If the Regents board could make the changes, or the Legislature decided to decouple the tests from the evaluations, the state still would have to get a waiver from the federal education department — soon to be headed by former state education commissioner John King, who championed the Common Core in New York.Federal education department officials told POLITICO New York the state could submit amendments it makes, but the evaluation system must include the use of state assessment due to commitments made through the Race To The Top grant and in waivers from No Child Left Behind—the broad federal education law that is also referred to as the Elementary and Secondary Education Act.
A brief bit of truth for moment: While New York State currently operates under a NCLB waiver, there is a very low likelihood that violating that waiver would ever lead to any measurable consequences at all.
That waiver is a funny topic. It was submitted by NYSED Commissioner, John King and a new one would have to be approved by, well, by USDOE Secretary John King. Violation of the waiver is treated just like a violation to NCLB: Title I funds could be withheld from the whole state.
And see that's the whole thing! Federal Title I funds will never be withheld from New York State, no matter how bad the state violates a NCLB provision. The politics from that act would simply be too impossible for anyone to accept. Can you imagine the fallout if King in DC withholds Title I funds for the entire state? It would make the history books! That's why it -the threat of withholding Title I funds as a way to punish- is the ultimate modern day empty threat in education.
But the threat is there. And here, in this second trial balloon, it has been employed.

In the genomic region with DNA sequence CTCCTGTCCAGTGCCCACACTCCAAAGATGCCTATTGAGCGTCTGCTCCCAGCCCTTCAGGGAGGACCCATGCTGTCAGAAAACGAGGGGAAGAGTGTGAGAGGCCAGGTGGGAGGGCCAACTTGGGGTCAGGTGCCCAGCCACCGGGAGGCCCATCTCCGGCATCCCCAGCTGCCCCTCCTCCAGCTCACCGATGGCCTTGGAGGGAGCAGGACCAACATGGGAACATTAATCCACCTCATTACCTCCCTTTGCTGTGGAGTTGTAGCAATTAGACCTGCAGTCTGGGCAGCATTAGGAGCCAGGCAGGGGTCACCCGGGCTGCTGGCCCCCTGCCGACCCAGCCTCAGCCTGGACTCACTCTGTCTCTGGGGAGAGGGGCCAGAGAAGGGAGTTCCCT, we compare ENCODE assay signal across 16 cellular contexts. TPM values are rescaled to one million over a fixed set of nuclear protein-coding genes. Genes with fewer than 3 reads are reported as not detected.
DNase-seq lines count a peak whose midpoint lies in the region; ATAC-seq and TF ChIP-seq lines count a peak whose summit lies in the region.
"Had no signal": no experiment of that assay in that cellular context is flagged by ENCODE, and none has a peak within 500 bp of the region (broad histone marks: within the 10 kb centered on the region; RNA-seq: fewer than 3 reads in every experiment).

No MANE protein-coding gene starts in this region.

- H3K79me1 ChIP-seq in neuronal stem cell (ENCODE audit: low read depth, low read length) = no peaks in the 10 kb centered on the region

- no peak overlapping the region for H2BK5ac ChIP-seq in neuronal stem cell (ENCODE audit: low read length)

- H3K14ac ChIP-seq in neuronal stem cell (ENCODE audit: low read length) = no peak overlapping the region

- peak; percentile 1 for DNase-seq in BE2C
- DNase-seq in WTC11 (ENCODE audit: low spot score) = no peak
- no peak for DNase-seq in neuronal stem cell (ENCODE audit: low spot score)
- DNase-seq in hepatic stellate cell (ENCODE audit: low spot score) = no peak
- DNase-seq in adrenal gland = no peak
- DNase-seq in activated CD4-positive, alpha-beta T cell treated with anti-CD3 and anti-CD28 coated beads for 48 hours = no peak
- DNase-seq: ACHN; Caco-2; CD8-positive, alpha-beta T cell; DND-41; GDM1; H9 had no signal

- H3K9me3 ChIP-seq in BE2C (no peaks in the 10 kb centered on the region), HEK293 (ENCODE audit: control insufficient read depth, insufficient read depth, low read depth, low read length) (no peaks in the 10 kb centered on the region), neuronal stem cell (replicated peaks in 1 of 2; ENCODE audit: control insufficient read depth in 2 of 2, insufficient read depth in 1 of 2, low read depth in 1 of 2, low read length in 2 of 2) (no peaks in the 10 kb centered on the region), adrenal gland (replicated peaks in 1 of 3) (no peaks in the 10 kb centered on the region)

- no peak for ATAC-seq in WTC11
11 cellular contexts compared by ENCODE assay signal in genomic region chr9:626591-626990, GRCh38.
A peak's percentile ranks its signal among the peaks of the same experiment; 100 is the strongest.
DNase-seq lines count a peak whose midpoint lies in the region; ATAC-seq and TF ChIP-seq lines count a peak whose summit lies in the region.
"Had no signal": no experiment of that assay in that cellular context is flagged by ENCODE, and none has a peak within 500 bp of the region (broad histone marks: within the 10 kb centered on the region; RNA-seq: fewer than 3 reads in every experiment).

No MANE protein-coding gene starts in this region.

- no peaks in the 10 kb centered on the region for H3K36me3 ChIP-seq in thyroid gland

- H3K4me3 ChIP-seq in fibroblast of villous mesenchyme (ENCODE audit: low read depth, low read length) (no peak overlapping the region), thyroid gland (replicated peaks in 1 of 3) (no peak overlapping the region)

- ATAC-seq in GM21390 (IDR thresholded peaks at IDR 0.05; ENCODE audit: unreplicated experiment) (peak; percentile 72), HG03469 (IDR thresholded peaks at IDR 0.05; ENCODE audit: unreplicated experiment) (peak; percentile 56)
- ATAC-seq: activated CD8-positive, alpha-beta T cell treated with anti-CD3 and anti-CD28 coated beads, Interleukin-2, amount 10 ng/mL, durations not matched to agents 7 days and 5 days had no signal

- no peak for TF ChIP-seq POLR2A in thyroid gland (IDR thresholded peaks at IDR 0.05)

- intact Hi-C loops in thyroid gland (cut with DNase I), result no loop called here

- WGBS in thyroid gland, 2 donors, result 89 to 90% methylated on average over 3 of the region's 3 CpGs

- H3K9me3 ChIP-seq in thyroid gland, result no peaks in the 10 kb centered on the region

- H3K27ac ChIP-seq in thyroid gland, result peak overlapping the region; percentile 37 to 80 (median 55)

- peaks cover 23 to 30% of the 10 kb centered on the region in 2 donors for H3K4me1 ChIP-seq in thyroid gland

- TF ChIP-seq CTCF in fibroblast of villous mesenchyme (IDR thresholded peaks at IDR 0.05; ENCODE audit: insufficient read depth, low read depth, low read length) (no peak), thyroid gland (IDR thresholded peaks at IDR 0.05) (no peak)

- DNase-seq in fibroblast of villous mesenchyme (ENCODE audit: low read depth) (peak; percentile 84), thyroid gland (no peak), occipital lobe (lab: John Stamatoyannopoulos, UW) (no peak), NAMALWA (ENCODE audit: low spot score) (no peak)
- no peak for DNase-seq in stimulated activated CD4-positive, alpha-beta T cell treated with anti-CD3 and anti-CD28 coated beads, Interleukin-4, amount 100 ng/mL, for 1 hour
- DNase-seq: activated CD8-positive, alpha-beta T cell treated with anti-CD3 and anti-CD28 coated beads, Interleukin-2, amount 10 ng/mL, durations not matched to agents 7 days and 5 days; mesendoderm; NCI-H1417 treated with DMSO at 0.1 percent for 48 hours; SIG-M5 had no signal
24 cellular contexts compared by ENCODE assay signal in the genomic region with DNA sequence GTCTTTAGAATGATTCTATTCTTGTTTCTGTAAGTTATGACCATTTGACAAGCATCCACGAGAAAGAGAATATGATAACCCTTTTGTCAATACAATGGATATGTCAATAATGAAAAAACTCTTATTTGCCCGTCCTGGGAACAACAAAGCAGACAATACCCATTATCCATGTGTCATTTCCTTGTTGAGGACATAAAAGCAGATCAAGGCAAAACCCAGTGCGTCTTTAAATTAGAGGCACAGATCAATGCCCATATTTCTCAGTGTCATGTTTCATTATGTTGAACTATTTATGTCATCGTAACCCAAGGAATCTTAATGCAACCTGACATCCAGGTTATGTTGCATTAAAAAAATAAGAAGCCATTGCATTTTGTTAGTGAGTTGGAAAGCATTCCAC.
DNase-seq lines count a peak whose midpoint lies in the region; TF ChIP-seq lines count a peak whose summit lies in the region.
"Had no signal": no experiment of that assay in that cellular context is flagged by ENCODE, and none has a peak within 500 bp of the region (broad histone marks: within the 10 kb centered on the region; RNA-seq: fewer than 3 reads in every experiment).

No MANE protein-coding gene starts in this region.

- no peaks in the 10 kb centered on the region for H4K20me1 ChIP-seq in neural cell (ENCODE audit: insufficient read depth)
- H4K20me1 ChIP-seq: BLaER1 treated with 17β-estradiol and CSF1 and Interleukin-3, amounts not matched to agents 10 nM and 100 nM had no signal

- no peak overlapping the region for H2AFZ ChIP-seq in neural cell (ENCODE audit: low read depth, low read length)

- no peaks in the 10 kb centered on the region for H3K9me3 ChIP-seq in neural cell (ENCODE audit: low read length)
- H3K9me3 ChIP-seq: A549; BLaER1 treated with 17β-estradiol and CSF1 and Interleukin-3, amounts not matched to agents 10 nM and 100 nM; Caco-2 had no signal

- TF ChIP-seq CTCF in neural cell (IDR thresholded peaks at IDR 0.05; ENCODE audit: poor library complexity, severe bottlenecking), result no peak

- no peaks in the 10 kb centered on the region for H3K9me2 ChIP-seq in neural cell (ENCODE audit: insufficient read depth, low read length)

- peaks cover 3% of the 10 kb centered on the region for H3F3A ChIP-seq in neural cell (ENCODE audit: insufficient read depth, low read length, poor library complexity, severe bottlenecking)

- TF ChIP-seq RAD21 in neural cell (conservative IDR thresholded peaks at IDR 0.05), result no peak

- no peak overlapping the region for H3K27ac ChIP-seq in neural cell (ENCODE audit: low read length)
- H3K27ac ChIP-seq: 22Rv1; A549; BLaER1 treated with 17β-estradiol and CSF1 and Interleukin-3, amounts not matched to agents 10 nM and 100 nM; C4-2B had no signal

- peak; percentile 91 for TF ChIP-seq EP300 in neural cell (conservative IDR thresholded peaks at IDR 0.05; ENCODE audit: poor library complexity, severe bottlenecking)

"Will they" wonders the governor "still blame me for not doing enough if I can somehow blame the Federal Government?"
I guess we'll see. Clearly, the lack of outcry from stakeholders after these two trial balloons leaves me with the impression that the state will leave in place the current (ridiculous) legislation and simply declare a moratorium.
Certainly, the next (third) trial balloon will refine this meme that 'we can declare a moratorium on tests in teacher evals but cannot revoke them because Washington won't let us'.
And "Will that" wonders the governor "be enough?".
Yeah it probably will. But it only will because this nonsense has everything to do politics and nothing to do with real, actual policy. And anyone with a heart and a passion for real teaching and learning should be upset at this reality.
And that's why I would like to confer upon Governor Andrew Cuomo, Democrat from the State of New York my DOEnut of the Week: For making the profession of roughly 600,000 public school teachers in New York, as well as the learning of 2.7 million students, ancillary to his own political arse (again) and for putting on pause any meaningful progress that could have been made in education (again).
Congrats, gov. I have seen some screw ups in my time, but you -you little Napoleon on Hudson- you take the absolute cake!